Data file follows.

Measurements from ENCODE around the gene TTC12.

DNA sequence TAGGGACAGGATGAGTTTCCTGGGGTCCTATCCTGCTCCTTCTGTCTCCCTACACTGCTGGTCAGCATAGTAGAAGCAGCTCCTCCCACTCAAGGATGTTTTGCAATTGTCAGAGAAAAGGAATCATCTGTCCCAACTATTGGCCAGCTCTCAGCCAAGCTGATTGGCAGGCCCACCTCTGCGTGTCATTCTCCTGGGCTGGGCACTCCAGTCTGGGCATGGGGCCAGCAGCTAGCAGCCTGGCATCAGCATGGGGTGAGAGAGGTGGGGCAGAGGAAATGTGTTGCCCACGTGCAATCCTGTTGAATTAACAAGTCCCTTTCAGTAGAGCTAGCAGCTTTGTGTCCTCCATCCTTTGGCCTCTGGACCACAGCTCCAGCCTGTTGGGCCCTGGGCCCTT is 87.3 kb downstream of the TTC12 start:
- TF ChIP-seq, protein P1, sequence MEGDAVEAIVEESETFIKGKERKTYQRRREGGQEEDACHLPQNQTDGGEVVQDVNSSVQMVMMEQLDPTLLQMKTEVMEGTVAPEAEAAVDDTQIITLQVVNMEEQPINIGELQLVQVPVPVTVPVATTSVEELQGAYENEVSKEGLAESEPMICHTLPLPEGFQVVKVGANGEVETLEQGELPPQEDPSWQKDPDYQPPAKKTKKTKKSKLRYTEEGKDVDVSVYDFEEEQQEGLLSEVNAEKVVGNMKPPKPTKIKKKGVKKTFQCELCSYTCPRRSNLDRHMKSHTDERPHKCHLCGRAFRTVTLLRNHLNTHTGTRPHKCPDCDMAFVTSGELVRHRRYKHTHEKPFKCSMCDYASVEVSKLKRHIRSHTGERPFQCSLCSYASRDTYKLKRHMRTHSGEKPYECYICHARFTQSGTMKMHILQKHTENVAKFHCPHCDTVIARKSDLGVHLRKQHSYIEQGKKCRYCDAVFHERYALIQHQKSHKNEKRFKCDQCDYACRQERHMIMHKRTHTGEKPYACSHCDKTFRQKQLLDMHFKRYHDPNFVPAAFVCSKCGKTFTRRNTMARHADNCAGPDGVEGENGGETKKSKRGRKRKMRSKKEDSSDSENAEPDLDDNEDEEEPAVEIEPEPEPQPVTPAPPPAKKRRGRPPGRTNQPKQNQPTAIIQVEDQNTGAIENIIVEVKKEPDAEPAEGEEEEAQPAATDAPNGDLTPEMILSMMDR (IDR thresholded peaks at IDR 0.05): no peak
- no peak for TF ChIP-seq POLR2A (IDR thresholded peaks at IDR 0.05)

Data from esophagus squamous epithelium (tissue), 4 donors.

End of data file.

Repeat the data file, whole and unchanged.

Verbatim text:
Measurements from ENCODE around the gene TTC12.

DNA sequence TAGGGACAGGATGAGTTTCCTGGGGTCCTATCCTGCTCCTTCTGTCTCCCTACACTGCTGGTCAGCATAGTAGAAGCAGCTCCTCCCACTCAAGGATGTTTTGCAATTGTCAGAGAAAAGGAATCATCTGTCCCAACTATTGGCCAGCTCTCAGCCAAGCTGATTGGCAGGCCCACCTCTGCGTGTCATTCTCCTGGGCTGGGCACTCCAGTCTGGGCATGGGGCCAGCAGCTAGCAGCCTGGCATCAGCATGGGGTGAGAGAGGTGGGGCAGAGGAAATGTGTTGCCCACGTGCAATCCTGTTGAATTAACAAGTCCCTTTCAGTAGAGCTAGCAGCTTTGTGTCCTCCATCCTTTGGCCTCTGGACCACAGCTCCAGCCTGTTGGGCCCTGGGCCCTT is 87.3 kb downstream of the TTC12 start:
- TF ChIP-seq, protein P1, sequence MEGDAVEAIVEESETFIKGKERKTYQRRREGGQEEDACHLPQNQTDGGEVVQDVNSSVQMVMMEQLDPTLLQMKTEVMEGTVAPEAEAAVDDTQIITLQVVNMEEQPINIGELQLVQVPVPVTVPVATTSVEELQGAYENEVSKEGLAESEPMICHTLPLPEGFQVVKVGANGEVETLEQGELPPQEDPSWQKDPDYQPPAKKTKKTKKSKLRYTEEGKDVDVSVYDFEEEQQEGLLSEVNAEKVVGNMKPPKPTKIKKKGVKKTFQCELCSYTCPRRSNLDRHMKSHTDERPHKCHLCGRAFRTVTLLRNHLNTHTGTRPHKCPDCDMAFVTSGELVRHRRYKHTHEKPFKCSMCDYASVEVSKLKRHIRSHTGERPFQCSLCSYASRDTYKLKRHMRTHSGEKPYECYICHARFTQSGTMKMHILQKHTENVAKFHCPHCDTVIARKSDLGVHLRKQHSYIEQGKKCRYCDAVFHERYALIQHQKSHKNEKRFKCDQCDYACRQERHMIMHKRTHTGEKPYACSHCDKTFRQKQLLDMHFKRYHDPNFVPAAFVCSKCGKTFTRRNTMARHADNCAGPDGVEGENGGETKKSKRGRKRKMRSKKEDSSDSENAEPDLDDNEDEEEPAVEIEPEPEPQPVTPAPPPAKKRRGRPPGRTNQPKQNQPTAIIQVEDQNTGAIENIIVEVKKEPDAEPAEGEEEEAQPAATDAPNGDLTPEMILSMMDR (IDR thresholded peaks at IDR 0.05): no peak
- no peak for TF ChIP-seq POLR2A (IDR thresholded peaks at IDR 0.05)

Data from esophagus squamous epithelium (tissue), 4 donors.